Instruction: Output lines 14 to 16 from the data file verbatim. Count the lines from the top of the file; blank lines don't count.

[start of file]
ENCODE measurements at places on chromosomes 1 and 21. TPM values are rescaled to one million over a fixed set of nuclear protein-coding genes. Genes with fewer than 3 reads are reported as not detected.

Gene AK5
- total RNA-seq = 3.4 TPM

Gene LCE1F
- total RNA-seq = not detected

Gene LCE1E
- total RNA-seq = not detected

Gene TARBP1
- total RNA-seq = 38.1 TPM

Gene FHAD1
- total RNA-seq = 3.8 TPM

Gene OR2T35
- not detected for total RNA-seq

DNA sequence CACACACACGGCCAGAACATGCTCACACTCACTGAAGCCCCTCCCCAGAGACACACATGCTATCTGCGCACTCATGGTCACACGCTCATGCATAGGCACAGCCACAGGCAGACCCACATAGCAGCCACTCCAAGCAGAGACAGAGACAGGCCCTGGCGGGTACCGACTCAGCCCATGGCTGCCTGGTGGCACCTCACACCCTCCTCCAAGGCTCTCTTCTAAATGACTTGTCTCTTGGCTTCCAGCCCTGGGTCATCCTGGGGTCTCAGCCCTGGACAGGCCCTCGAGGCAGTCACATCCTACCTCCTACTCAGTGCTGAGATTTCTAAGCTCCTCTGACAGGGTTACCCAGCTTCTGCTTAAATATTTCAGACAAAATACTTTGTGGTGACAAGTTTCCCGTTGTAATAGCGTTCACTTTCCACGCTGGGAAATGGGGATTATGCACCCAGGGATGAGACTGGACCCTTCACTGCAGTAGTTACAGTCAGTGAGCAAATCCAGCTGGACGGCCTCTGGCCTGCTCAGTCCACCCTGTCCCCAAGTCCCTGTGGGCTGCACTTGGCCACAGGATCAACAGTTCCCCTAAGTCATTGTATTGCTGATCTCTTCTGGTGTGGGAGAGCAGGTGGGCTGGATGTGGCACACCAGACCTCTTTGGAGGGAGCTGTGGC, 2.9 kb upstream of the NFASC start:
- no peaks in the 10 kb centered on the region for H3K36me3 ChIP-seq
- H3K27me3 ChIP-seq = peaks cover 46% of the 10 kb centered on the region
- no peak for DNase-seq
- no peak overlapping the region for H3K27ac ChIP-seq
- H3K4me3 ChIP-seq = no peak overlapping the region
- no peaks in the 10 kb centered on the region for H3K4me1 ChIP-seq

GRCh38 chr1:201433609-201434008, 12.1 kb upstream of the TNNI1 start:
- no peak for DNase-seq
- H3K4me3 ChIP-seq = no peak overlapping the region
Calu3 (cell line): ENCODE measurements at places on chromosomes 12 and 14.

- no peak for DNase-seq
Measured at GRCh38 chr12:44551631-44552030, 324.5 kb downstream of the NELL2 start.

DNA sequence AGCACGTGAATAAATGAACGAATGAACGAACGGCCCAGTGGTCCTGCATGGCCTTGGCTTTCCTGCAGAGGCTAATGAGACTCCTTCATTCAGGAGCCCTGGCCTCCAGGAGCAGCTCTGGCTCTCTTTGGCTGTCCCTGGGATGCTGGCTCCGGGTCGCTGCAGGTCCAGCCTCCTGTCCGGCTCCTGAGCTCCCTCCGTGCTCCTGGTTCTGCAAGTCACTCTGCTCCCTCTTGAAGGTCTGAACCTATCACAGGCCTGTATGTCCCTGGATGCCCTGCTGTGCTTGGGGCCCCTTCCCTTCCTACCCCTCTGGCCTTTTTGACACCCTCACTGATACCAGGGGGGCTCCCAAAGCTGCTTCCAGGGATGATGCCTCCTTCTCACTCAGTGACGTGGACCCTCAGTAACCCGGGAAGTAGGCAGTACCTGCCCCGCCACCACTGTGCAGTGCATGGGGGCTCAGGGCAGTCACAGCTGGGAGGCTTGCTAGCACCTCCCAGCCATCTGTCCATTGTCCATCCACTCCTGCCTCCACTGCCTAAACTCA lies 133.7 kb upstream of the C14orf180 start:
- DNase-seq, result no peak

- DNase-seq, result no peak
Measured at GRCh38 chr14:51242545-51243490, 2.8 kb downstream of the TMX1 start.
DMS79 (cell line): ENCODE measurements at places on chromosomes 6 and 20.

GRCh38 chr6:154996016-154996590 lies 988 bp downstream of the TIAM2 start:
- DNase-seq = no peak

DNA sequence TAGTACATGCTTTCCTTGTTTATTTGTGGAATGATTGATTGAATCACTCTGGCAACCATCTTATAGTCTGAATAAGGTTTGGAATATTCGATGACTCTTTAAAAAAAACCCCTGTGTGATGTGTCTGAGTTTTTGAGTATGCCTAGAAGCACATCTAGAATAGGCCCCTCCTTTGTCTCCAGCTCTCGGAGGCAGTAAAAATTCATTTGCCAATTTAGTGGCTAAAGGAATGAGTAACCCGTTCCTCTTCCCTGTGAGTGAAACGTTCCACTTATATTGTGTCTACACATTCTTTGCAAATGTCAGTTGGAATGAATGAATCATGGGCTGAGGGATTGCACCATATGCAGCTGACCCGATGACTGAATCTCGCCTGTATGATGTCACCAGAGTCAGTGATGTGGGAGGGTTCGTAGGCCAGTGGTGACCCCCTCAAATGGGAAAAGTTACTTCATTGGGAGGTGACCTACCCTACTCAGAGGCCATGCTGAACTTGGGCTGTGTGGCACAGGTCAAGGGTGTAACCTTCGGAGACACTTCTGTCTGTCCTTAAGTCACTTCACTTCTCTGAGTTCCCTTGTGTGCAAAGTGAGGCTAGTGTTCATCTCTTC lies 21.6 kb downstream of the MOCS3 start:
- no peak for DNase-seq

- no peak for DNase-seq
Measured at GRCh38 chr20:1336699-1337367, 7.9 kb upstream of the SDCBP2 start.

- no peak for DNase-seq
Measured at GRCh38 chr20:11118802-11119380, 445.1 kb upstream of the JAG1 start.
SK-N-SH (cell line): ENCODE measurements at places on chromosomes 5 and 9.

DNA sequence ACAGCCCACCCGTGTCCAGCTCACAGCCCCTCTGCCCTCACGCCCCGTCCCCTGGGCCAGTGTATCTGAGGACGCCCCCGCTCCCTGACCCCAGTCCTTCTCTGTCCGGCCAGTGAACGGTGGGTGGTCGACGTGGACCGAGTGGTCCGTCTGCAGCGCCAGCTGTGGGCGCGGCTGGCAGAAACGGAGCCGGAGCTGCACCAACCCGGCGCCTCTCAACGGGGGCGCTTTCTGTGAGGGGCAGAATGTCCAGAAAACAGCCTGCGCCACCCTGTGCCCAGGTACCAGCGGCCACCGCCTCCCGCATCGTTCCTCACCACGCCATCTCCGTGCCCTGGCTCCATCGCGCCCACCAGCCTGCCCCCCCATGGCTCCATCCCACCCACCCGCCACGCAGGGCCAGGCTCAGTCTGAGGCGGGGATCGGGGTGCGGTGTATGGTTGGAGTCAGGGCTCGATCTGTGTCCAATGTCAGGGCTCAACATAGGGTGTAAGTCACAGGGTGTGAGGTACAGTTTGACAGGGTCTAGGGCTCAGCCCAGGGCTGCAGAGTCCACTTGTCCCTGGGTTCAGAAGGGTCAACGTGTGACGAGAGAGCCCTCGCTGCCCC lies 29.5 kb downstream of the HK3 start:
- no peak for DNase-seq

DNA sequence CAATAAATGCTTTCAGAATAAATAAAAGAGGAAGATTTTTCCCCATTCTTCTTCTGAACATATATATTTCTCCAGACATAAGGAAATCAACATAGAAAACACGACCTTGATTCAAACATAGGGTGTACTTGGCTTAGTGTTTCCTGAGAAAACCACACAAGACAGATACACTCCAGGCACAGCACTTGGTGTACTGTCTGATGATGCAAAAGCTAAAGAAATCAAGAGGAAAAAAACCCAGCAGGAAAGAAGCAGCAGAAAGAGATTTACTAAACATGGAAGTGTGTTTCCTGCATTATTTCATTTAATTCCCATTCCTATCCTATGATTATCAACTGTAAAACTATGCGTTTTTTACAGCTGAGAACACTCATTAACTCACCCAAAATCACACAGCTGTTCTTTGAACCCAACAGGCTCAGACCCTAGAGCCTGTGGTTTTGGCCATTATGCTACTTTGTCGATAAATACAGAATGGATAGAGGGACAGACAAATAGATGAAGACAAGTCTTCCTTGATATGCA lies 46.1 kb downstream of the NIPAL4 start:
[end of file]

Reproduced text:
DNA sequence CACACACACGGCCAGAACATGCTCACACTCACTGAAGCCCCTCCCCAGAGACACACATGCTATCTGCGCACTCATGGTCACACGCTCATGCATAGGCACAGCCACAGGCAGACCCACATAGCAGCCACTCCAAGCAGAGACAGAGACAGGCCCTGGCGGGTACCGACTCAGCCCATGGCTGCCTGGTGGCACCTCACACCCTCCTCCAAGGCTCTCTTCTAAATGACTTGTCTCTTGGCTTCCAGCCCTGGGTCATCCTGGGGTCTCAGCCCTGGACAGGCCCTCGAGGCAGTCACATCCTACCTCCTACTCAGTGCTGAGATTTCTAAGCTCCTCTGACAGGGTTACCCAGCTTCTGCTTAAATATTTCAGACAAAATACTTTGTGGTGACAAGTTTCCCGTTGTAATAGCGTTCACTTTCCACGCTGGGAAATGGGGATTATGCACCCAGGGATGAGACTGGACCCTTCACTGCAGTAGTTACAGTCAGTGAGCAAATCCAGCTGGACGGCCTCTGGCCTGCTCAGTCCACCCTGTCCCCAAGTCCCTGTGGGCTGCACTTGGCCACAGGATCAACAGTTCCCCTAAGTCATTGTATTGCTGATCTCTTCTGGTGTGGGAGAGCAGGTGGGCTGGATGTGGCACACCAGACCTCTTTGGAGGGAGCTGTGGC, 2.9 kb upstream of the NFASC start:
- no peaks in the 10 kb centered on the region for H3K36me3 ChIP-seq
- H3K27me3 ChIP-seq = peaks cover 46% of the 10 kb centered on the region